BROWN: To take it -- to put it all into perspective. And as you point out, President Biden will be speaking to ABC on Friday. It's notable, though, that his vice president, Kamala Harris, did an interview today, three days before, he's going to be sitting down.

But, everyone, thank you for that, interesting discussion, we appreciate it.

Coming up new details on a major postponement and Donald Trump's money case with the judge significantly delaying the sentencing date of the former president.



BROWN: Breaking news, the judge overseeing Donald Trump's hush money case won't hand down his punishment until the fall. That postponement comes after a landmark Supreme Court ruling threw a wrench into multiple Trump criminal cases.

Our Chief Legal Affairs Correspondent Paula Reid has more.


PAULA REID, CNN CHIEF LEGAL AFFAIRS CORRESPONDENT (voice over): The first fallout from Monday's Supreme Court decision on presidential immunity, Trump's sentencing in the Manhattan hush money case now delayed until September.

TRUMP: This is bigger than Trump. This is bigger than me. This is bigger than my presidency.

REID: Trump's team plans to use the Supreme Court's historic decision granting Trump some immunity from criminal prosecution to attack his recent conviction in New York on 34 counts related to hush money payments to a porn star ahead of the 2016 election.

ALVIN BRAGG, MANHATTAN DISTRICT ATTORNEY: The only voice that matters is the voice of the jury, and the jury has spoken.

REID: Both sides are now asking to brief the court on how they think the Supreme Court's ruling impacts the New York case. Trump's legal team believes this decision bars evidence related to Trump's official actions.

WILL SCHARF, ATTORNEY FOR DONALD TRUMP: We believe that that corrupts that trial, that that indicates that that jury verdict needs to be overturned. And at the very least, we deserve a new trial where those immune acts will not come into evidence.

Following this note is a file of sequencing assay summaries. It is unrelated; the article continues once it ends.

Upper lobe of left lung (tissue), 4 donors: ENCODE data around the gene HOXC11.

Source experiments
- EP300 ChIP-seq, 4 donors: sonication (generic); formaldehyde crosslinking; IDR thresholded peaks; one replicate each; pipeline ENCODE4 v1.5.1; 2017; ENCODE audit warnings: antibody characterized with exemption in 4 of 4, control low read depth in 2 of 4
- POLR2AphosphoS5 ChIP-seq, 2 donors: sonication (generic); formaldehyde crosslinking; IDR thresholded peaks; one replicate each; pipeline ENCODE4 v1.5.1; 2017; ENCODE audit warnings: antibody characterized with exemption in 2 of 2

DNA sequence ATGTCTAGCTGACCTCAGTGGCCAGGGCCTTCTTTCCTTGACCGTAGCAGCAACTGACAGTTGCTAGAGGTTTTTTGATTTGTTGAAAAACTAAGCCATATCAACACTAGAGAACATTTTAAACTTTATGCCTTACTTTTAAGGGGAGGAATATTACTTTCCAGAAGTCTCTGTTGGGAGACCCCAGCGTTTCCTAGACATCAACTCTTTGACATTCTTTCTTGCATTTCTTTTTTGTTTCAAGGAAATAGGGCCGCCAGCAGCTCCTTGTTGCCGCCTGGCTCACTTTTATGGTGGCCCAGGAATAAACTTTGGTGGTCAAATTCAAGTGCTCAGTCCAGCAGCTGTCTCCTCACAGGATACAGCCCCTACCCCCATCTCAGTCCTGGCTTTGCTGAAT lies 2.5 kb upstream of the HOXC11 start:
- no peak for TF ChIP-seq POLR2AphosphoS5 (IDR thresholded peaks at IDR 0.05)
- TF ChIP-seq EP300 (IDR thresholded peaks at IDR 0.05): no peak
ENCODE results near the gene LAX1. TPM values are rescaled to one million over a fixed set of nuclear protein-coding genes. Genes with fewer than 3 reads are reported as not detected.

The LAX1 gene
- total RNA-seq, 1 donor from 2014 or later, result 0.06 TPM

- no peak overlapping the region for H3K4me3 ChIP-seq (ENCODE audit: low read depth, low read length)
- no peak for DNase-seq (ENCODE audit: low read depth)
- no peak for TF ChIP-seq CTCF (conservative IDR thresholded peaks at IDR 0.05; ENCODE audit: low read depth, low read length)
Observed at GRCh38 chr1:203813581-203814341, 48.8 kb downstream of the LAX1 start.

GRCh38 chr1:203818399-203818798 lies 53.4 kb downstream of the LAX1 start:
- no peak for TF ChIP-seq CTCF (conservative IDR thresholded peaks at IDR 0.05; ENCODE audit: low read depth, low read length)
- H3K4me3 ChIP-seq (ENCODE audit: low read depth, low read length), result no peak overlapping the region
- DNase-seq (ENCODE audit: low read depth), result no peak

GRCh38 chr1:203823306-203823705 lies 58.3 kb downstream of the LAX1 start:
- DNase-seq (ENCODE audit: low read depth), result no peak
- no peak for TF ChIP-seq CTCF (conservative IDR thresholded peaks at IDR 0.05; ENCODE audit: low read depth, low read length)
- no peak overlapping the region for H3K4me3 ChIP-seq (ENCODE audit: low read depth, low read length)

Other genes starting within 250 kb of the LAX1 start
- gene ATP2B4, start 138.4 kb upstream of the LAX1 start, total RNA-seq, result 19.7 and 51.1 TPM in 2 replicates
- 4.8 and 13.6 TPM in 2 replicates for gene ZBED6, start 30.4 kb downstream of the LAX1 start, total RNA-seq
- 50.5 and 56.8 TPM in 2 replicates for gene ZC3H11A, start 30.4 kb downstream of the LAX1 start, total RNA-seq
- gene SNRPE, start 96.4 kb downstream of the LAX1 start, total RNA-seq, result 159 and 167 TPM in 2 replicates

REID: The opinion is likely to reverberate in Trump's other criminal cases, too. A source tells CNN his team is confident it will help them gut the federal January 6th case.

TRUMP: We caught a sham indictment.

REID: The high court outlined parameters for presidential immunity and then told the trial court judge, Tanya Chutkan, to decide how that applies to the Trump case, making a trial before the election nearly impossible.

TRUMP: We did nothing wrong at all, and we have every right, every single right, to challenge an election that we think is dishonest.

REID: The decision may also have implications in Georgia. That case is currently paused to determine if D.A. Fani Willis should be disqualified. But if it resumes, the judge would have to go through the same analysis to determine which of Trump's acts were official and therefore immune, like this call to pressure Georgia state election officials.

TRUMP: I just want to find 11,780 votes, which is one more than we have, because we won the state.

REID: The Trump team is also expected to try to undercut the Mar-a- Lago documents case.

TRUMP: I had every right to have these documents.

REID: A source tells CNN they plan to argue that how classified material ended up at the Florida resort stemmed from official presidential acts.

TRUMP: Whatever documents the president decides to take with him, he has the right to do so. It's an absolute right.